Colonel Black’s House, or Woodlawn, standing majestically on a hill on Ellsworth’s Surry Road, differs from most other historic houses. Others mostly offer tours, especially at Christmastime. The Black House does that, too, with a “Victorian Christmas,” including multiple events starting Nov. 30. But it also offers 90 programs and activities including craft classes, workshops, croquet, a year-round weekly farmers market, and hiking and dog walking on its two miles of trails.
Lumber baron Col. John Black built the mansion in the 1820s. His grandson George Nixon Black died in 1928 and willed it to the same trust that founded Acadia National Park.
The trustees operated it for many years with a caretaker and volunteer docents, or guides, for visitors’ tours. By 2000, they could see that more was needed. For the first time they hired a full-time executive director, Joshua Torrance, then completing his studies at Cooperstown Graduate Program for Museum Studies.
After arranging for an inventory of all the furnishings the Black family had accumulated in the century they lived there and insuring them, Mr. Torrance began supervising a 10-year restoration or “preservation” of the beautiful Georgian mansion.
Basic repairs were overdue. The huge, 8-by-12-inch “plate” that topped the brick walls was completely rotted out. So were the lower 3 feet of the rafters. Five of the 11 Ionic columns along the front showed serious rot. A southern Maine supplier made them to order. When the truck arrived, Mr. Torrance complained that the “capitals” or bases did not quite match the sample he had sent. “But they are just like the ones we made for the White House,” the company responded. Mr. Torrance replied that this wasn’t the White House but the Black House and sent them back for replacement.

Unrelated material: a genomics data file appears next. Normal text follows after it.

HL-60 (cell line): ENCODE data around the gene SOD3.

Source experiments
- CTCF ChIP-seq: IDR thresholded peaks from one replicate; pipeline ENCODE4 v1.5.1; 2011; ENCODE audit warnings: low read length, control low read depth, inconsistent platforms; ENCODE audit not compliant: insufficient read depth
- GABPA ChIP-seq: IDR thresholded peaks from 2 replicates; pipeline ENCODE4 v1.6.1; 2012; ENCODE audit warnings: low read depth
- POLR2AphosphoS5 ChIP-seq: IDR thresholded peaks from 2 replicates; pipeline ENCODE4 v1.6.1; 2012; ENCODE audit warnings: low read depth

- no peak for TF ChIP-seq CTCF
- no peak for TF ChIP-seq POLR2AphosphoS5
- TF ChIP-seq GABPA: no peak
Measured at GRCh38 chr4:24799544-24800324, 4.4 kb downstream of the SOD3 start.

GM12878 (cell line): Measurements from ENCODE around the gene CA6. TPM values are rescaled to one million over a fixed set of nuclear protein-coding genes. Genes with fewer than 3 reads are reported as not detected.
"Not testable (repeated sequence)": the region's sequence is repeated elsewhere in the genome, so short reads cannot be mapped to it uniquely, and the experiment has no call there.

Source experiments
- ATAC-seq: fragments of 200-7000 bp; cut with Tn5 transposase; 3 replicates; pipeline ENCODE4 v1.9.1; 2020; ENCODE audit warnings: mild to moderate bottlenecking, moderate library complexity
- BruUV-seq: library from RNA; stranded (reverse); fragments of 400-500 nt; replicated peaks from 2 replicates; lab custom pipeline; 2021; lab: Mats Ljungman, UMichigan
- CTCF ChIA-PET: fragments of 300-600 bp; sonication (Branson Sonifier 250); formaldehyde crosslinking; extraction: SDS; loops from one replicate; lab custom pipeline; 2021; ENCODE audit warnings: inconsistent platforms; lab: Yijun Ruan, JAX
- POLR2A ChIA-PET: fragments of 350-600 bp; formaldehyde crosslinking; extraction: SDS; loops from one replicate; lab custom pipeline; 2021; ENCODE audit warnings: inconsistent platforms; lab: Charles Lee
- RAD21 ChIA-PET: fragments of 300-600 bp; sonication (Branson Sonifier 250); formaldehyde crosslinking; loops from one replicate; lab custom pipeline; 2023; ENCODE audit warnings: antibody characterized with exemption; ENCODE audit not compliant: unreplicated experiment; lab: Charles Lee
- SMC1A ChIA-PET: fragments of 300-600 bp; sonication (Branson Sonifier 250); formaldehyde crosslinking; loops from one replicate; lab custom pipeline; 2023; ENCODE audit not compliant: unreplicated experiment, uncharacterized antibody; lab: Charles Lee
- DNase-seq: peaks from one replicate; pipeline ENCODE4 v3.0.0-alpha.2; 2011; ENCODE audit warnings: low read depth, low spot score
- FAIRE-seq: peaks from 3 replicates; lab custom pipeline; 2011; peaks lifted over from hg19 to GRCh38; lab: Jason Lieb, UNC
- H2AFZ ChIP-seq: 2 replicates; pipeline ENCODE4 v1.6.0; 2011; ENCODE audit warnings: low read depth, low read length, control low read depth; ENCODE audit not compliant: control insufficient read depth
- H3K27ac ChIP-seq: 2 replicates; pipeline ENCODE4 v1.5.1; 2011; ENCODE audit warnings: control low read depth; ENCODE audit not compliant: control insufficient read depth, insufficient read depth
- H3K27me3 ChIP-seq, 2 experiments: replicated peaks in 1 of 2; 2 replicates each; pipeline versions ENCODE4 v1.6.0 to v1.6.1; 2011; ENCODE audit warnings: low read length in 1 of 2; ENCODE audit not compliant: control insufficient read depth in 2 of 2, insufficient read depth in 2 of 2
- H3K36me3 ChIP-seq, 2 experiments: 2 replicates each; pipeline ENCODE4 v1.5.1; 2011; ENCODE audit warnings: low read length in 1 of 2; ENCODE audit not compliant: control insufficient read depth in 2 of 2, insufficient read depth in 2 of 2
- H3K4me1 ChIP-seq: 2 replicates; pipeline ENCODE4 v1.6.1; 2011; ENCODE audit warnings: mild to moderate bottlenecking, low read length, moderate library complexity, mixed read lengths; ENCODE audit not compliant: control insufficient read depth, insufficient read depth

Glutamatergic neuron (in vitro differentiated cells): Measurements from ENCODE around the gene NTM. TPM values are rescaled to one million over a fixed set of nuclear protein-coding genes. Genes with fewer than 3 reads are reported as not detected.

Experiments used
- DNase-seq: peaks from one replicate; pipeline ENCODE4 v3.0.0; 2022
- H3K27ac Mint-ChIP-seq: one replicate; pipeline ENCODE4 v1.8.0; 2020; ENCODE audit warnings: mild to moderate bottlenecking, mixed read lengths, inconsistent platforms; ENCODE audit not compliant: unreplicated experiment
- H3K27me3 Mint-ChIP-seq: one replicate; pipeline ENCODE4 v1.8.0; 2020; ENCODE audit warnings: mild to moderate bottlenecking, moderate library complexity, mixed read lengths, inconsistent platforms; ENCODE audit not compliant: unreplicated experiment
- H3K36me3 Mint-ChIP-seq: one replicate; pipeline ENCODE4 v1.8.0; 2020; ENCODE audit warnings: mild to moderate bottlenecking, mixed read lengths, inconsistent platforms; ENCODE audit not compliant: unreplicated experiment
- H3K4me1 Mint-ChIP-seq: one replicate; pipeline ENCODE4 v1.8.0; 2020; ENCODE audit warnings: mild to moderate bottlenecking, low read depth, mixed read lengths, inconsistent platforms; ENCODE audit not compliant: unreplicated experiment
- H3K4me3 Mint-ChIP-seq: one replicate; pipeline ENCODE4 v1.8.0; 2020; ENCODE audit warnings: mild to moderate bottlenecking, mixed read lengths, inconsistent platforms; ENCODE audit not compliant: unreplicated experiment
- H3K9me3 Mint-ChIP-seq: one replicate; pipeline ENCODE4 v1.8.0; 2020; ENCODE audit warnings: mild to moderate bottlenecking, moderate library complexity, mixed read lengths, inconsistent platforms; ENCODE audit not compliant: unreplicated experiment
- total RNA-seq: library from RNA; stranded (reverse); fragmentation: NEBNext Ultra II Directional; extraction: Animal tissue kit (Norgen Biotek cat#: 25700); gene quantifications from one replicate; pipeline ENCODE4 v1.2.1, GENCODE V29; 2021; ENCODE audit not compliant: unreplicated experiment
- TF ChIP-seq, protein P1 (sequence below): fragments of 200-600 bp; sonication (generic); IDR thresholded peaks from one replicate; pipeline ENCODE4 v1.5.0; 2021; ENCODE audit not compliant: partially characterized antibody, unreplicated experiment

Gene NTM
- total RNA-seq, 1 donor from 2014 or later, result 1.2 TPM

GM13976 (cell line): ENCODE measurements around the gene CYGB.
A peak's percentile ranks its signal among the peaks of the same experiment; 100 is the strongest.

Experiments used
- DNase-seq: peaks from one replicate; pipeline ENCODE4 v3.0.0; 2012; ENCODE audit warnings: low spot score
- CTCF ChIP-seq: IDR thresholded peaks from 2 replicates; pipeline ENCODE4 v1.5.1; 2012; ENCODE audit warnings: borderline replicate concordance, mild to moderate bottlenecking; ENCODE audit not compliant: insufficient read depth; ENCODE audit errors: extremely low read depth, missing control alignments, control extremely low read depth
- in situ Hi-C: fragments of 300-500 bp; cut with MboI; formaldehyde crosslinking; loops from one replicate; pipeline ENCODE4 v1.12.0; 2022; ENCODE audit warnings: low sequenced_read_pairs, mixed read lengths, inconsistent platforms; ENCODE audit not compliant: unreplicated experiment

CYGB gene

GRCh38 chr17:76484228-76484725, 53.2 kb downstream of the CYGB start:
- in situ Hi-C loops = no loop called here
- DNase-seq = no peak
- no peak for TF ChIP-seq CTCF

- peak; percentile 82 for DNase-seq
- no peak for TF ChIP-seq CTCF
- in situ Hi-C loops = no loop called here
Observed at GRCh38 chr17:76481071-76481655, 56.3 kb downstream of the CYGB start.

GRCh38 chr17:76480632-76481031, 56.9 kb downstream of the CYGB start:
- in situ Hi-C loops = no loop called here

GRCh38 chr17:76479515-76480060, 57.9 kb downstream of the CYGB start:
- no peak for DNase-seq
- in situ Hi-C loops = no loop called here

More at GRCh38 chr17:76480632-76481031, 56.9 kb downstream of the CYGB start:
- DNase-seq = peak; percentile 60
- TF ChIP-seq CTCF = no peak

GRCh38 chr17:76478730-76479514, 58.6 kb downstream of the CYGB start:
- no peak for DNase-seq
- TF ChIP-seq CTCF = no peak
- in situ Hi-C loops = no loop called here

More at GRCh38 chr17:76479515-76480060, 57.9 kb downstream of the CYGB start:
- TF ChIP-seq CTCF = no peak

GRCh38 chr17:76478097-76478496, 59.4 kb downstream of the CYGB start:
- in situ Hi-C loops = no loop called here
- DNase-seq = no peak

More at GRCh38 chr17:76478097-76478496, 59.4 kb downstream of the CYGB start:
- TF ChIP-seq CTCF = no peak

The new roof and other work was finished this spring. Next must come rebuilding of the barn to house a collection of carriages and the offices now in the main house. One more nagging task remains: The swelling roots of the tall pines and maples and spruces had broken up sections of the mile and a half of stone walls that Col. Black ordered built in the late 1820s. Repairs cost $40,000, paid for by a private visitor and contributed labor by a local firm, as well as minor fees changed for a workshop on stone wall building.
Financing that wall job was typical of the new management. Fees for seminars and other activities now help pay for operations, instead of just the smaller revenue from tours. Gifts and grants also have kept the nonprofit Woodlawn Museum, Gardens & Park in the black every year for the decade.
With that record of restoration and community involvement, the Black House stands as a model for other historic houses. The National Trust for Historic Preservation described it in May as being “in the forefront of sites pursuing a broader vision of their role in preservation.”